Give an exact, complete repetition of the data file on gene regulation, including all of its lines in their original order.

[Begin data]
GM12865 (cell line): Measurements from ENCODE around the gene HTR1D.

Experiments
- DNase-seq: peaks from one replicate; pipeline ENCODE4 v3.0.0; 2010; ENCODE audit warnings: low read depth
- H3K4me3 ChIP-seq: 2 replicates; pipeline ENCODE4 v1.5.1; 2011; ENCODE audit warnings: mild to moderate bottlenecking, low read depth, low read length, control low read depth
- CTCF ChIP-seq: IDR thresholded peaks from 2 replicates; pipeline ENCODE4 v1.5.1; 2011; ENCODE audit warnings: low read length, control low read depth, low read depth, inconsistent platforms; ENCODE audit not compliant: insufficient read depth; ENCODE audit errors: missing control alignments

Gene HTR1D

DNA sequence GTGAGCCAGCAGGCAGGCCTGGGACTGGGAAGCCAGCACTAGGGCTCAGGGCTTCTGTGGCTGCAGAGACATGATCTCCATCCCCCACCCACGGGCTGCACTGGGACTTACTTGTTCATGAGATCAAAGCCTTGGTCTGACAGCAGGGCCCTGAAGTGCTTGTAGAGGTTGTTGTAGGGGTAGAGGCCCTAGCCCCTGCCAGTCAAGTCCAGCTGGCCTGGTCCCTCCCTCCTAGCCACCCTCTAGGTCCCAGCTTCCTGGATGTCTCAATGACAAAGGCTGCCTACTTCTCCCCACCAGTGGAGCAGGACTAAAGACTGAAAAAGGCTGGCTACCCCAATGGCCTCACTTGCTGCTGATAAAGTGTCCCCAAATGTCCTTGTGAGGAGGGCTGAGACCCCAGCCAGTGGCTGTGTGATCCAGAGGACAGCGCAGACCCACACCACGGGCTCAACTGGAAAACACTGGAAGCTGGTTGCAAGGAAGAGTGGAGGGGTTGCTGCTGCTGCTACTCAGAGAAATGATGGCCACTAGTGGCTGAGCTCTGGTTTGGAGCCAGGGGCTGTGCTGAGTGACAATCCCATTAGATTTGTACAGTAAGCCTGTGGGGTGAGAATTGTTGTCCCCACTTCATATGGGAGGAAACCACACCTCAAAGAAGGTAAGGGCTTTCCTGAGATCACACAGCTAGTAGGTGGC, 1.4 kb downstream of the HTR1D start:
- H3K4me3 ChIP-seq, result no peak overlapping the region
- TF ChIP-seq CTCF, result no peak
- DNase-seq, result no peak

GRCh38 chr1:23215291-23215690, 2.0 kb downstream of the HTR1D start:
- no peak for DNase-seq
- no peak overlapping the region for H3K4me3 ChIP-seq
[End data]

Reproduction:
GM12865 (cell line): Measurements from ENCODE around the gene HTR1D.

Experiments
- DNase-seq: peaks from one replicate; pipeline ENCODE4 v3.0.0; 2010; ENCODE audit warnings: low read depth
- H3K4me3 ChIP-seq: 2 replicates; pipeline ENCODE4 v1.5.1; 2011; ENCODE audit warnings: mild to moderate bottlenecking, low read depth, low read length, control low read depth
- CTCF ChIP-seq: IDR thresholded peaks from 2 replicates; pipeline ENCODE4 v1.5.1; 2011; ENCODE audit warnings: low read length, control low read depth, low read depth, inconsistent platforms; ENCODE audit not compliant: insufficient read depth; ENCODE audit errors: missing control alignments

Gene HTR1D

DNA sequence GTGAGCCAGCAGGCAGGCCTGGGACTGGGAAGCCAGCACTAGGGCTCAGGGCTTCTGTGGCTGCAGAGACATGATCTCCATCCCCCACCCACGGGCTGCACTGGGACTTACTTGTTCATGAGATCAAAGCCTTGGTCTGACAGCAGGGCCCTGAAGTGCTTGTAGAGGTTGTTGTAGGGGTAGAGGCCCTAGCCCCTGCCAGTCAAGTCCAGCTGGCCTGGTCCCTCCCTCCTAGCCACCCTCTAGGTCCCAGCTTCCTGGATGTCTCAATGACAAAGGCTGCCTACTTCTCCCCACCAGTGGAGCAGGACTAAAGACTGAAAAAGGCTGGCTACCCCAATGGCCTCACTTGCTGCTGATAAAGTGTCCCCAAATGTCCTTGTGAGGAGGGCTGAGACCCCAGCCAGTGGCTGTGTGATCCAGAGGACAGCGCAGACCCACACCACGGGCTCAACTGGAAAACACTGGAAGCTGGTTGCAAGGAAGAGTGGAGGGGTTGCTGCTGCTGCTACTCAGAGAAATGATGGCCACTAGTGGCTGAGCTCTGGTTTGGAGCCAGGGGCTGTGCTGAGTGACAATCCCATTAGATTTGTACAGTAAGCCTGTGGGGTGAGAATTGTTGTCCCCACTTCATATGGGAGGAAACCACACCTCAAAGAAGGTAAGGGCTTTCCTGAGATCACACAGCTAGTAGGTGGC, 1.4 kb downstream of the HTR1D start:
- H3K4me3 ChIP-seq, result no peak overlapping the region
- TF ChIP-seq CTCF, result no peak
- DNase-seq, result no peak

GRCh38 chr1:23215291-23215690, 2.0 kb downstream of the HTR1D start:
- no peak for DNase-seq
- no peak overlapping the region for H3K4me3 ChIP-seq